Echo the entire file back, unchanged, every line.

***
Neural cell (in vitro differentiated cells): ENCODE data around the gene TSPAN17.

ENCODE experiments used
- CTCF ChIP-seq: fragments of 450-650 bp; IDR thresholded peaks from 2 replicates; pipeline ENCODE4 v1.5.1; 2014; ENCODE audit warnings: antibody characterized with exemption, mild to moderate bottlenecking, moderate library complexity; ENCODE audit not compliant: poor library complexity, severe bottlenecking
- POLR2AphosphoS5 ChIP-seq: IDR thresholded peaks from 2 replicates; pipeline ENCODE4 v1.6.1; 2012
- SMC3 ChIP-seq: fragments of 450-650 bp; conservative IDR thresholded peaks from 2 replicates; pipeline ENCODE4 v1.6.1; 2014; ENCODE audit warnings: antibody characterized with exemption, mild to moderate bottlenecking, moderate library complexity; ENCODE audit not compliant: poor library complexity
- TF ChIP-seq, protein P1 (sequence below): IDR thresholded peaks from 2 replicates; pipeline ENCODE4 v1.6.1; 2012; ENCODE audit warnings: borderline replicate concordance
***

Neural cell (in vitro differentiated cells): ENCODE data around the gene TSPAN17.

ENCODE experiments used
- CTCF ChIP-seq: fragments of 450-650 bp; IDR thresholded peaks from 2 replicates; pipeline ENCODE4 v1.5.1; 2014; ENCODE audit warnings: antibody characterized with exemption, mild to moderate bottlenecking, moderate library complexity; ENCODE audit not compliant: poor library complexity, severe bottlenecking
- POLR2AphosphoS5 ChIP-seq: IDR thresholded peaks from 2 replicates; pipeline ENCODE4 v1.6.1; 2012
- SMC3 ChIP-seq: fragments of 450-650 bp; conservative IDR thresholded peaks from 2 replicates; pipeline ENCODE4 v1.6.1; 2014; ENCODE audit warnings: antibody characterized with exemption, mild to moderate bottlenecking, moderate library complexity; ENCODE audit not compliant: poor library complexity
- TF ChIP-seq, protein P1 (sequence below): IDR thresholded peaks from 2 replicates; pipeline ENCODE4 v1.6.1; 2012; ENCODE audit warnings: borderline replicate concordance